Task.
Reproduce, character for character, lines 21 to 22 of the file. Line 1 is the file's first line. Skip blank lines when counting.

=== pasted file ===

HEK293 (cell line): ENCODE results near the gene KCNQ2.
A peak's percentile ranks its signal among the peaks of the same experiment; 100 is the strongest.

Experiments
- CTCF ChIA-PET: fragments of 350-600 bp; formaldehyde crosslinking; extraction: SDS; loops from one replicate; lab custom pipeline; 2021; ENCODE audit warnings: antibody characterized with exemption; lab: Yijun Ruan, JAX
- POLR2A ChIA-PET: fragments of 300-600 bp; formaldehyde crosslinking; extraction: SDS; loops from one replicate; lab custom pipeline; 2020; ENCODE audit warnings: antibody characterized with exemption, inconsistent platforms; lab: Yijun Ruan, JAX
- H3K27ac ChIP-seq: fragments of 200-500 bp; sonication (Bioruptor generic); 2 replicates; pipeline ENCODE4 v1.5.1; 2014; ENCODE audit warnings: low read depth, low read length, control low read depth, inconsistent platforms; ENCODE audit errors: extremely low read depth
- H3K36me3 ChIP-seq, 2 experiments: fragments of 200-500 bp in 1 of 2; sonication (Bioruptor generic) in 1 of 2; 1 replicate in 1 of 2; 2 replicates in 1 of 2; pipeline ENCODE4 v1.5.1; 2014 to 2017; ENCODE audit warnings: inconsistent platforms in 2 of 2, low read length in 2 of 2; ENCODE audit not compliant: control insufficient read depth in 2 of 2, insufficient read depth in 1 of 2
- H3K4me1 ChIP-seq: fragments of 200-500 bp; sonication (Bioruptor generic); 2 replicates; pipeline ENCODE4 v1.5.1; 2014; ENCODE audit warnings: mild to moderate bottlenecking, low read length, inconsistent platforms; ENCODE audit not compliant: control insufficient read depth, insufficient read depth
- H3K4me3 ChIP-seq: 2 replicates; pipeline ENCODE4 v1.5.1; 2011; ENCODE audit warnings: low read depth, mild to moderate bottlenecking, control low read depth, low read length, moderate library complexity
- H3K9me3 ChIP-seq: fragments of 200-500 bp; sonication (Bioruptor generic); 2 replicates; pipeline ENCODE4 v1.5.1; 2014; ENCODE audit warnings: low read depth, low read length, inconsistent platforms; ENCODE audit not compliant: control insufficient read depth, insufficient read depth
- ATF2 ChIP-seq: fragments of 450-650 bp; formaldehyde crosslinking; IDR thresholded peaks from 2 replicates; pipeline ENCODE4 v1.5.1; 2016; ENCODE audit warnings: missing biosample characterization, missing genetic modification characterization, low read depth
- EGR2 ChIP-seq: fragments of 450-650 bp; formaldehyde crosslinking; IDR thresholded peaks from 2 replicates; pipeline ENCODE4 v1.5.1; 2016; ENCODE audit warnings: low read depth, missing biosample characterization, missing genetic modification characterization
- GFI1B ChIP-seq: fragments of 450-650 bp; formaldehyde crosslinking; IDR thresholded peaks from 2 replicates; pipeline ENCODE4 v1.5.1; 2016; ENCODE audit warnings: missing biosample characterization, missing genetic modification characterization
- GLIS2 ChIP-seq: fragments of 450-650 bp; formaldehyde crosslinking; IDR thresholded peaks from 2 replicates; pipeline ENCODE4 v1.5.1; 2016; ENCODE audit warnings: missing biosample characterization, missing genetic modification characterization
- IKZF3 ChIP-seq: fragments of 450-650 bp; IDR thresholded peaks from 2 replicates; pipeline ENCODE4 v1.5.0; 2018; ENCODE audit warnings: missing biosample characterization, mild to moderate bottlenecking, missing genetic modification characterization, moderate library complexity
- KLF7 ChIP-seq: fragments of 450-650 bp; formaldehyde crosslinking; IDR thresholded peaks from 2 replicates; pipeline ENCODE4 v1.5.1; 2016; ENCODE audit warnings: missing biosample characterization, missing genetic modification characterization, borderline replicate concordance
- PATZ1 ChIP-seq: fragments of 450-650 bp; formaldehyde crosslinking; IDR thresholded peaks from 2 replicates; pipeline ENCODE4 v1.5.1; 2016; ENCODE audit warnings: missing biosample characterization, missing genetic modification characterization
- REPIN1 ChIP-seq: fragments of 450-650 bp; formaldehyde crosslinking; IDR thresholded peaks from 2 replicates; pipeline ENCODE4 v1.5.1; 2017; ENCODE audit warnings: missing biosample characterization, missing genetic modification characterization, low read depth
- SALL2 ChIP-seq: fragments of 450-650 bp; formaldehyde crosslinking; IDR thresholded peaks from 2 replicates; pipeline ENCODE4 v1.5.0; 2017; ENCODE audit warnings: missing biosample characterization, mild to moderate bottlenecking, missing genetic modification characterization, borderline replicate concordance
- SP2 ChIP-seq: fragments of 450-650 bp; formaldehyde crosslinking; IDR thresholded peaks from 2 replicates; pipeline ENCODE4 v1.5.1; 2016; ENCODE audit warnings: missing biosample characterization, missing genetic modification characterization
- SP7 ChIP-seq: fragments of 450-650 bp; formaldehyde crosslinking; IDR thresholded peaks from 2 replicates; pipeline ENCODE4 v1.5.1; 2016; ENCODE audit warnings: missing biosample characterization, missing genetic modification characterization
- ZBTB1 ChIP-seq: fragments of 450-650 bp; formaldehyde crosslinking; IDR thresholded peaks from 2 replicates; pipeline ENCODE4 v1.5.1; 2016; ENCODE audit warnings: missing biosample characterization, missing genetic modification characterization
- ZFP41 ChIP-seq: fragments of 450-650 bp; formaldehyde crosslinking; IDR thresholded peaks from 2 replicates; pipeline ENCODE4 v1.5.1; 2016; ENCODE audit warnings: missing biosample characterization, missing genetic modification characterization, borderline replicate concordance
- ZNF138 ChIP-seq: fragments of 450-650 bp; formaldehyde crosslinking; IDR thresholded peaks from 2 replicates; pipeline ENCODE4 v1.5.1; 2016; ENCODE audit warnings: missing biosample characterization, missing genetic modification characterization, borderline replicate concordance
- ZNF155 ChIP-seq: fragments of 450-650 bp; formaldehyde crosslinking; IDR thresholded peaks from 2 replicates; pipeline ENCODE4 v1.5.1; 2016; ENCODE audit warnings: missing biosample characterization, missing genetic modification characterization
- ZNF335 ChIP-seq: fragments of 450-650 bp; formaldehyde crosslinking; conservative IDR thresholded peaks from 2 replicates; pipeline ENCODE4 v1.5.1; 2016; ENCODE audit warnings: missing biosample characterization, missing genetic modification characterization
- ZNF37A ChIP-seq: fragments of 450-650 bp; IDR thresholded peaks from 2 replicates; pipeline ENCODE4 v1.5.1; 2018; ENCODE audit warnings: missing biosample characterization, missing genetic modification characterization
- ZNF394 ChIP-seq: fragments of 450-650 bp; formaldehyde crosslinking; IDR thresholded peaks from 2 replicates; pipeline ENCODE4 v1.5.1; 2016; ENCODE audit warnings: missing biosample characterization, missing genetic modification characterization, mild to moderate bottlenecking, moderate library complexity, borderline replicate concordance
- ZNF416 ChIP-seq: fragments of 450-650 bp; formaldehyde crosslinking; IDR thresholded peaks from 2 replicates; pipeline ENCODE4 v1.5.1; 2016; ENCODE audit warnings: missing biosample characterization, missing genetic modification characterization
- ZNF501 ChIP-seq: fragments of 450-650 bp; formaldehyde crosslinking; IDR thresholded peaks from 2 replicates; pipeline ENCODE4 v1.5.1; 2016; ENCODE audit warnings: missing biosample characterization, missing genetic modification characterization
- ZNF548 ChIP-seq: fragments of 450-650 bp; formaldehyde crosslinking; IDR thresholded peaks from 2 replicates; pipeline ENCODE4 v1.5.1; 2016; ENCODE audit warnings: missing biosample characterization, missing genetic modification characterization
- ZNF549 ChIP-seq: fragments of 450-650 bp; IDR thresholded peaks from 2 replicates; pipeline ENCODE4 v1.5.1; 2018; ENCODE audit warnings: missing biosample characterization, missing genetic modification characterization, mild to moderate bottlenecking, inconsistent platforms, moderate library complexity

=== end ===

- SP7 ChIP-seq: fragments of 450-650 bp; formaldehyde crosslinking; IDR thresholded peaks from 2 replicates; pipeline ENCODE4 v1.5.1; 2016; ENCODE audit warnings: missing biosample characterization, missing genetic modification characterization
- ZBTB1 ChIP-seq: fragments of 450-650 bp; formaldehyde crosslinking; IDR thresholded peaks from 2 replicates; pipeline ENCODE4 v1.5.1; 2016; ENCODE audit warnings: missing biosample characterization, missing genetic modification characterization